The day India started coronavirus vaccinations, Amit Mehra’s name was on the priority list. But he never made an appointment. “I’m not inclined to get vaccinated just because it’s available,” says the 47-year-old Delhi hospital worker.

Two and a half thousand miles away, strolling past a popup inoculation centre near Red Square in Moscow, Magomed Zurabov is similarly reluctant. Suspicious that the pandemic was deliberately engineered, he has no intention of being vaccinated, he says. Instead, he is “taking the necessary precautions”: wearing a mask and using disinfectant.

As vaccinations rates soar in Israel, the UK, the United Arab Emirates and other countries that have monopolised supply, and poorer nations make do with a trickle of doses, a third category are beginning long climbs. Supply is less of an issue in Russia, China or India, all of which produce their own vaccines. But their respective government programmes have had slow starts, and there has been little public clamour to speed things up.

“People have not shown that eagerness and urgency to be vaccinated,” says Ajeet Jain, a doctor at the Rajiv Gandhi Super Speciality hospital in Delhi. “India is going through that phase where the disease is no longer prevalent except in a few states. People are relaxed that the disease is over from their point of view.”

Woman gets vaccinated
A woman receives a dose of a Covid-19 jab at Dasappa hospital in Bangalore, India, this week. Photograph: Jagadeesh Nv/EPA

The experience of India, Russia and China may prove, in time, to be typical. Even once vaccine shortages are alleviated, much of the world could still take years to achieve widespread Covid-19 vaccination, encumbered by the challenges of reaching vast and far-flung populations, lack of interest from the public and other, more pressing health priorities.

Some countries may shake off growing pains: India’s rollout has accelerated in the past fortnight, with private clinics enlisted to help administer shots and new groups, including anyone over 60, invited to make appointments. The programme hit 3m doses a day this week which, if maintained, would put it within reach of its target of vaccinating 20% of the population by August.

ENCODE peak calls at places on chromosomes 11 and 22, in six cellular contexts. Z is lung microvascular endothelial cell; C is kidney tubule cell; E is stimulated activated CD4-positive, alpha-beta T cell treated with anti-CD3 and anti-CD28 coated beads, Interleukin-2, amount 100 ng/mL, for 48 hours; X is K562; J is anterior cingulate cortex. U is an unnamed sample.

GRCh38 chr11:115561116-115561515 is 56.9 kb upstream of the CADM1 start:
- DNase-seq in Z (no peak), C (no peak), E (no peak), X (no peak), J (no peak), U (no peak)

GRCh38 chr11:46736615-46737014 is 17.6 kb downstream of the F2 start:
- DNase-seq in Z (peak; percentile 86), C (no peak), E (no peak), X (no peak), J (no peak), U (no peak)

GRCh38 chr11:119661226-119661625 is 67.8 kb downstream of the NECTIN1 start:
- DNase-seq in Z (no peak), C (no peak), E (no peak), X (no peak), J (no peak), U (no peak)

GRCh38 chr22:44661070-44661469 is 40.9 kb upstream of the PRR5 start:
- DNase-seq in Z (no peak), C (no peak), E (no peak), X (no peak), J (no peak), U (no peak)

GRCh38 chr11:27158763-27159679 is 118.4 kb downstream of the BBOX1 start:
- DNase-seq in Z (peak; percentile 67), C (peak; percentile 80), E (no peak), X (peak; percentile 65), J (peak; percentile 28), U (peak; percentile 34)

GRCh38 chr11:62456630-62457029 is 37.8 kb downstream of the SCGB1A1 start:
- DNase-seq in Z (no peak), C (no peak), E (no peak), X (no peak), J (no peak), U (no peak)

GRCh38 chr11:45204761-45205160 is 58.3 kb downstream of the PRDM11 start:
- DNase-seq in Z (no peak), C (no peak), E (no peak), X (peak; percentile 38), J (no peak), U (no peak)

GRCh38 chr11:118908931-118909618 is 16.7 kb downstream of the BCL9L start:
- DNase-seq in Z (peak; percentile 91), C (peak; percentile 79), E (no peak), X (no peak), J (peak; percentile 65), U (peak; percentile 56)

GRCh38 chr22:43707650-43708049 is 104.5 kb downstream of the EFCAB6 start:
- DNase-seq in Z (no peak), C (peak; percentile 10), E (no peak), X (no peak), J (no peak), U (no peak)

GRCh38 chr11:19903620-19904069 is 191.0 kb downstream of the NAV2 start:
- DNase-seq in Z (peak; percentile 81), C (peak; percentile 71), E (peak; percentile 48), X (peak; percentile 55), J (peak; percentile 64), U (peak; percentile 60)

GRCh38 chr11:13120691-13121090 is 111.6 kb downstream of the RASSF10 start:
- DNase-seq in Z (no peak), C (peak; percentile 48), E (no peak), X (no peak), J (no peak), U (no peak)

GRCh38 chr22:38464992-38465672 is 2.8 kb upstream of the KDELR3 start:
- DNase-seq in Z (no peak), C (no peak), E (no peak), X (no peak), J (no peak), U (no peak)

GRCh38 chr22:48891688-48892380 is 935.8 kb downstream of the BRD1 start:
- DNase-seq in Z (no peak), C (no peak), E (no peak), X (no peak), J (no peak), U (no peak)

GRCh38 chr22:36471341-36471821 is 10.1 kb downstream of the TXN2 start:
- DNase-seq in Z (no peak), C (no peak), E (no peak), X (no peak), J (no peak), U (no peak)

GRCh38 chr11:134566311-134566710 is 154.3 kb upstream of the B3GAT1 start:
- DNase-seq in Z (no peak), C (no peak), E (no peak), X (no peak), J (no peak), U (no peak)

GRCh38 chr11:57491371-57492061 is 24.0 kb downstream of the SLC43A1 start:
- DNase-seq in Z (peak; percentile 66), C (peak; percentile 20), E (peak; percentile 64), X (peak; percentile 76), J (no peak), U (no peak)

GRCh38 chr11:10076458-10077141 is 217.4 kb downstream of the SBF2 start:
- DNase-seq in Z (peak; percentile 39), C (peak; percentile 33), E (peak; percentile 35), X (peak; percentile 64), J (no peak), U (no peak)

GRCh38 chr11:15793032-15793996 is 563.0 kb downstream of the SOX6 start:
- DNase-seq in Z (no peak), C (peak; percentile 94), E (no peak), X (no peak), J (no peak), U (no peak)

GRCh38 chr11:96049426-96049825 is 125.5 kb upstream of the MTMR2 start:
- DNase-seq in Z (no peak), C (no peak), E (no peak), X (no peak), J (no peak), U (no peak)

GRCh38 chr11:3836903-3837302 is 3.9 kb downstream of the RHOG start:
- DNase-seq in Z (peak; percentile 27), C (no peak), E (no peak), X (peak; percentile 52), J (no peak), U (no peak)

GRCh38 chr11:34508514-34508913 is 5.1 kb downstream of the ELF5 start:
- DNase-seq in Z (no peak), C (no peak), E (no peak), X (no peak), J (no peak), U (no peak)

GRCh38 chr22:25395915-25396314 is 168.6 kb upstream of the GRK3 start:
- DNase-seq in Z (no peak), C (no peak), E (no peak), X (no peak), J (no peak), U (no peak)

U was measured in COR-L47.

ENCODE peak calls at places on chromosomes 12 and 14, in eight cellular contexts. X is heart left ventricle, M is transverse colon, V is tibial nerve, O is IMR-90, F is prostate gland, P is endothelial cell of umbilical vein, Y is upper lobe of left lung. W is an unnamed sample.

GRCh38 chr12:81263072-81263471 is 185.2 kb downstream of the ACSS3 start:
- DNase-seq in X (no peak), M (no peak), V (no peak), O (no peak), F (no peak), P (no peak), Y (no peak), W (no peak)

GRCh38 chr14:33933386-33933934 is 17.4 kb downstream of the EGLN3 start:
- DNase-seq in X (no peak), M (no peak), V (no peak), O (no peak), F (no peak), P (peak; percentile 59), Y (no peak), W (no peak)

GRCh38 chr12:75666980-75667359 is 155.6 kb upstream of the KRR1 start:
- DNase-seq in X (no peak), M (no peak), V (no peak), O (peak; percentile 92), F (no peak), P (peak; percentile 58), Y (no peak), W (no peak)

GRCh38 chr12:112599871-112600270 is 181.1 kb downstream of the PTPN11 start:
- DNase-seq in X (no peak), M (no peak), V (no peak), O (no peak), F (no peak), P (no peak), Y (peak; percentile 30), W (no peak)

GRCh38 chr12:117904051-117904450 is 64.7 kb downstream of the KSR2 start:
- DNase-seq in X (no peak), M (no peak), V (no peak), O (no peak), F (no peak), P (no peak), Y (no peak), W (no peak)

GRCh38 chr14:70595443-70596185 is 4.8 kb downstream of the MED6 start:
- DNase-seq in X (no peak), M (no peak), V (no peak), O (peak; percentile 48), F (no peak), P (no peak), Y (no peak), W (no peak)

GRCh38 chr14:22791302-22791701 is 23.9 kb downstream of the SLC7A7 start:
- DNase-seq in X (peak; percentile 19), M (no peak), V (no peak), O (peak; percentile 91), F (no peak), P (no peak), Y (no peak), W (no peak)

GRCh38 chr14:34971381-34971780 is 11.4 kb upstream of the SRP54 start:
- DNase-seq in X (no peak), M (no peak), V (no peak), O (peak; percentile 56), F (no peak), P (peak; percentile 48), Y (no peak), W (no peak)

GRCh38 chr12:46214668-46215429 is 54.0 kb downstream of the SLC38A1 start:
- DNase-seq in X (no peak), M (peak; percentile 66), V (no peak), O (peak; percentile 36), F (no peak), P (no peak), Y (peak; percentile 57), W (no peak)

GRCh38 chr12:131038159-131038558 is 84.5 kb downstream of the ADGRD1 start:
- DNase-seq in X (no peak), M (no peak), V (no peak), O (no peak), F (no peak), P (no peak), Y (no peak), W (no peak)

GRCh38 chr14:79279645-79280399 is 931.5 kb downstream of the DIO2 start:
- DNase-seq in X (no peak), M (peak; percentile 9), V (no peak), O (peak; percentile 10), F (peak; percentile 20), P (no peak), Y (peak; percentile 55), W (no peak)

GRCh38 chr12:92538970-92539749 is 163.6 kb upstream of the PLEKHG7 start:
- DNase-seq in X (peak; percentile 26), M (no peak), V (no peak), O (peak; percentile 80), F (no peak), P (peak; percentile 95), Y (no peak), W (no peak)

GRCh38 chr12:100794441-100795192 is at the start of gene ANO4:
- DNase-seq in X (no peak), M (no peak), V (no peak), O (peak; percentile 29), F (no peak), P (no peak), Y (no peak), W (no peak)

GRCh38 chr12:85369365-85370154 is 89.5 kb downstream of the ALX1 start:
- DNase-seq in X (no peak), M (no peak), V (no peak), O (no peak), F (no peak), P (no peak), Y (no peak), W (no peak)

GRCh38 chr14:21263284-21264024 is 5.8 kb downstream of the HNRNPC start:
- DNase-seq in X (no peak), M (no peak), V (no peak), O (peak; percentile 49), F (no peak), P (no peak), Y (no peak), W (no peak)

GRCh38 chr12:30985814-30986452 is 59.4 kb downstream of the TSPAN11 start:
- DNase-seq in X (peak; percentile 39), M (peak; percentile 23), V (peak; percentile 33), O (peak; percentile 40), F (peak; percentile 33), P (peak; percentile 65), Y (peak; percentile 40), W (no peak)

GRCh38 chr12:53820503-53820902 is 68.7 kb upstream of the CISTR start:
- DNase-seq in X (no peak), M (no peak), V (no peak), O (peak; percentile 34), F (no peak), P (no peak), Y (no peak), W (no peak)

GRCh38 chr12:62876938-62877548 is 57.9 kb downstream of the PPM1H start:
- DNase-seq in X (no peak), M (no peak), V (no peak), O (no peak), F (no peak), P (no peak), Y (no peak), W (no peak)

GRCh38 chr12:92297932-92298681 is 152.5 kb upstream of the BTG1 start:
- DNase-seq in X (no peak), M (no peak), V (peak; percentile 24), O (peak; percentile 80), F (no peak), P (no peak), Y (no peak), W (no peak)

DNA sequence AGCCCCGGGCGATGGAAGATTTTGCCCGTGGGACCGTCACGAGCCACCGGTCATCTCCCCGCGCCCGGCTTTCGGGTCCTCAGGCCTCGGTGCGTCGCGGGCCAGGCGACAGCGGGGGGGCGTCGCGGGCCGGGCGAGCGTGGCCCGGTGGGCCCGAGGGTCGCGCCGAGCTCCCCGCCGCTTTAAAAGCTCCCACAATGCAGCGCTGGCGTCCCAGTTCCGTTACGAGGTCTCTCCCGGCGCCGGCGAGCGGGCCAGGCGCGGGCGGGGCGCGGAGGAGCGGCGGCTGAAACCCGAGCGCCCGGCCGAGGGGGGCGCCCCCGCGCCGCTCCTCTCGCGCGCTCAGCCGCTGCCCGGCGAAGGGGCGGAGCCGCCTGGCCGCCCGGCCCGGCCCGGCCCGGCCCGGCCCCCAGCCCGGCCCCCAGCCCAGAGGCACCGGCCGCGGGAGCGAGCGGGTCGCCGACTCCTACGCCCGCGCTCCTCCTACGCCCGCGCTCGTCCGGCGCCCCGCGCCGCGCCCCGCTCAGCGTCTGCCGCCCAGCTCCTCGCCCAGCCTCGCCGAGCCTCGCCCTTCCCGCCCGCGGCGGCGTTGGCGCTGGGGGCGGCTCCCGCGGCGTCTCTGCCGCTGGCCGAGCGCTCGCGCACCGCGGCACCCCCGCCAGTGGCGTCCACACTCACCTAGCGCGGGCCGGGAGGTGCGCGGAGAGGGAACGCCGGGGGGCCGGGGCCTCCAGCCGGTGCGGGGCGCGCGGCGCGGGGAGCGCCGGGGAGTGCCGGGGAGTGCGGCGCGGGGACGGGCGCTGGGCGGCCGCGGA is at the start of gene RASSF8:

Uptake was slower than expected among the 30 million healthcare and frontline workers who were prioritised for the first round of doses, with some hesitant about receiving Covaxin, a locally developed vaccine that was pressed into use before the release of phase 3 trial results. (Interim data has since shown that it is 81% effective.)

“That caused quite a bit of confusion, as a result of which healthcare workers who were supposed to be vaccinated in the first round, and who understood this process a little better than other people, didn’t come forward as much as they should have,” says Dr Shahid Jameel, a virologist and director of the Trivedi school of biosciences at Ashoka University.

India has also held off from deploying its entire workforce of vaccine deliverers to fight Covid-19, keeping about half at work administering jabs for other deadly diseases, Jameel says. “There is a childhood immunisation programme, there is one for pregnant mothers, and they have to go on unhindered despite Covid.”

The most significant impediment may be that, since September, virus rates in India have dropped steeply. And in a country with a median age of about 28, Covid-19 has not proved especially deadly, implicated in about 160,000 recorded deaths, a third of the number of Indians who die from tuberculosis each year. Signs of a second wave taking off in the past week may change the calculation for some.